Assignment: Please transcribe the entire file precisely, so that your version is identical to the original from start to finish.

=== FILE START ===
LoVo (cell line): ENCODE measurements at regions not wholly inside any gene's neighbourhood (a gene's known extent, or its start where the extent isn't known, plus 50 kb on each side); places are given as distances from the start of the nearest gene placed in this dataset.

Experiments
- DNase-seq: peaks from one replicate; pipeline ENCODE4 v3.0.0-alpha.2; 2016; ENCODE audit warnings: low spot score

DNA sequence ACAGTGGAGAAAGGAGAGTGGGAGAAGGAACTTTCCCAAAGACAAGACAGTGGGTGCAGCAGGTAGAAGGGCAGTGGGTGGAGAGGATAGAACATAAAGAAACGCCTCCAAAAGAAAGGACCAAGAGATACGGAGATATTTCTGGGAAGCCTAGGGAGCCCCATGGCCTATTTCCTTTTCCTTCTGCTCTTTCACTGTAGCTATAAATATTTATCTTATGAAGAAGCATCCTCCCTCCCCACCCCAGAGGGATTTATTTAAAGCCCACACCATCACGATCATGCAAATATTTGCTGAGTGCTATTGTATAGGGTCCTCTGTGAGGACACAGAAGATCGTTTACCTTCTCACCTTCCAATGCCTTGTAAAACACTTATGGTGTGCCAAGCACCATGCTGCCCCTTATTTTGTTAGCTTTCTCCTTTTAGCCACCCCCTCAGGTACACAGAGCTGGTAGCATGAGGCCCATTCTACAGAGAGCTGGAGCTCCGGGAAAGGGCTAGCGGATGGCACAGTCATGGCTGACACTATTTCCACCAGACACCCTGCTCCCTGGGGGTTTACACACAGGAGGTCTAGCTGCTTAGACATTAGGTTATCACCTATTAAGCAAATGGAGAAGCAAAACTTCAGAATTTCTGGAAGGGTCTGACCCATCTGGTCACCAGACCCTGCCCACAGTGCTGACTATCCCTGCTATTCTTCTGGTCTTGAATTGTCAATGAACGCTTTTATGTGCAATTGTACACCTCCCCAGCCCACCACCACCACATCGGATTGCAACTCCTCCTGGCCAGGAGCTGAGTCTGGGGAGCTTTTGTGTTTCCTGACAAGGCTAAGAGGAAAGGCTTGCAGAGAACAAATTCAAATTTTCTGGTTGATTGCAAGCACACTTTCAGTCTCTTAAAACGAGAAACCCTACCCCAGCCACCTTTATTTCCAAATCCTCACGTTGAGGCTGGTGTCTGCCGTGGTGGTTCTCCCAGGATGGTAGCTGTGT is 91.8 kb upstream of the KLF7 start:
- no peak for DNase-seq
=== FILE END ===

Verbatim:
LoVo (cell line): ENCODE measurements at regions not wholly inside any gene's neighbourhood (a gene's known extent, or its start where the extent isn't known, plus 50 kb on each side); places are given as distances from the start of the nearest gene placed in this dataset.

Experiments
- DNase-seq: peaks from one replicate; pipeline ENCODE4 v3.0.0-alpha.2; 2016; ENCODE audit warnings: low spot score

DNA sequence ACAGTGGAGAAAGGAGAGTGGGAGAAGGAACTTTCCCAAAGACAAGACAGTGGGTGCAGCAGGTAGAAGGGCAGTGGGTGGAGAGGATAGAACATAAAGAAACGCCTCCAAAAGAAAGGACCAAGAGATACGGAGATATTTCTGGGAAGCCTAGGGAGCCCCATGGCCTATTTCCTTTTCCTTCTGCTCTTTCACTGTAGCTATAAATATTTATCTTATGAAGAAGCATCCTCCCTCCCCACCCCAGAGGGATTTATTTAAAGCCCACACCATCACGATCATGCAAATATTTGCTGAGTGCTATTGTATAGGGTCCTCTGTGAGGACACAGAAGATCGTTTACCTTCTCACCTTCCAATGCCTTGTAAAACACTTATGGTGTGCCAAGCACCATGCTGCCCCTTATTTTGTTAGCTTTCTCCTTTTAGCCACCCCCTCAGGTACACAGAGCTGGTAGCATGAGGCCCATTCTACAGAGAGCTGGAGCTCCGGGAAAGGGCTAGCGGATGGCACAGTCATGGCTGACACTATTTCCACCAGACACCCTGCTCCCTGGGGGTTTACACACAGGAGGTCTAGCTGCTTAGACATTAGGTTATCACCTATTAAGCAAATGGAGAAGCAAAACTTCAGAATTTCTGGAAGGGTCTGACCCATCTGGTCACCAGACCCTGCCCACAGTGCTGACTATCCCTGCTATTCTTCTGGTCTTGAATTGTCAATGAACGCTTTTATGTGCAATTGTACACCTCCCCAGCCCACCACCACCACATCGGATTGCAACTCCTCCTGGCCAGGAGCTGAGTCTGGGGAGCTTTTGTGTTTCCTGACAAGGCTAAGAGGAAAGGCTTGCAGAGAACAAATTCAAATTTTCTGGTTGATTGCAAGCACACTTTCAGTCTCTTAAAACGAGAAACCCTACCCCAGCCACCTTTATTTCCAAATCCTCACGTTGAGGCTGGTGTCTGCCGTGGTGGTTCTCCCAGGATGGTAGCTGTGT is 91.8 kb upstream of the KLF7 start:
- no peak for DNase-seq